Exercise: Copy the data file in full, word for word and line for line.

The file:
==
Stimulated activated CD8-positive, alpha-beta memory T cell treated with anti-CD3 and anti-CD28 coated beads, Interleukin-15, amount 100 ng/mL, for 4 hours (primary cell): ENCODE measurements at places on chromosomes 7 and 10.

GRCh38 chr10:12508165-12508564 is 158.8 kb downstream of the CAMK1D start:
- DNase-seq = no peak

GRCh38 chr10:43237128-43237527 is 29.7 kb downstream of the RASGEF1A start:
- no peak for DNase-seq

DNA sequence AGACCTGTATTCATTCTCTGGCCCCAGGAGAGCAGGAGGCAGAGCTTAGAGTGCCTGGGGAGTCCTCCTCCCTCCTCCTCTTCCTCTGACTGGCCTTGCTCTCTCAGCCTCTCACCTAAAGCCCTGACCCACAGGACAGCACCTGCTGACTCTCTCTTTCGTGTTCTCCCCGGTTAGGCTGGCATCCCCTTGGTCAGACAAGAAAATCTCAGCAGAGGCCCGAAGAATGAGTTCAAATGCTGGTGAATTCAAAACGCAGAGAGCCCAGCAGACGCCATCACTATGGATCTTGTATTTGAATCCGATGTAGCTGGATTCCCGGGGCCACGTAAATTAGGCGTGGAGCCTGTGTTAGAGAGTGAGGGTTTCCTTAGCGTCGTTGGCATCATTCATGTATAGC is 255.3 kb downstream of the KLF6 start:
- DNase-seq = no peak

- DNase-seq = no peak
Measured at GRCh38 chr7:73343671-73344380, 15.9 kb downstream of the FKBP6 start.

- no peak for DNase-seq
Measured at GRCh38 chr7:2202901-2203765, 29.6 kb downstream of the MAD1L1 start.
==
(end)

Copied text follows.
Stimulated activated CD8-positive, alpha-beta memory T cell treated with anti-CD3 and anti-CD28 coated beads, Interleukin-15, amount 100 ng/mL, for 4 hours (primary cell): ENCODE measurements at places on chromosomes 7 and 10.

GRCh38 chr10:12508165-12508564 is 158.8 kb downstream of the CAMK1D start:
- DNase-seq = no peak

GRCh38 chr10:43237128-43237527 is 29.7 kb downstream of the RASGEF1A start:
- no peak for DNase-seq

DNA sequence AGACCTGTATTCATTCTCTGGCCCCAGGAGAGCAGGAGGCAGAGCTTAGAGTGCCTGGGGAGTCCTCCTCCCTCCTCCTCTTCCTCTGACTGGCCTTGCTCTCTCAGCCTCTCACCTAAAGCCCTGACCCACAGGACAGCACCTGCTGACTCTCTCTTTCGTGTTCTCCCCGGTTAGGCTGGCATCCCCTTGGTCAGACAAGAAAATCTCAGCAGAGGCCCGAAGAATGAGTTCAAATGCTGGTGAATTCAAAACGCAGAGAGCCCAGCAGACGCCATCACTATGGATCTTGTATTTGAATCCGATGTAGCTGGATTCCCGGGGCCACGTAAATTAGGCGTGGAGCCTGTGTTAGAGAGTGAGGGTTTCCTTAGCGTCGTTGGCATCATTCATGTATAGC is 255.3 kb downstream of the KLF6 start:
- DNase-seq = no peak

- DNase-seq = no peak
Measured at GRCh38 chr7:73343671-73344380, 15.9 kb downstream of the FKBP6 start.

- no peak for DNase-seq
Measured at GRCh38 chr7:2202901-2203765, 29.6 kb downstream of the MAD1L1 start.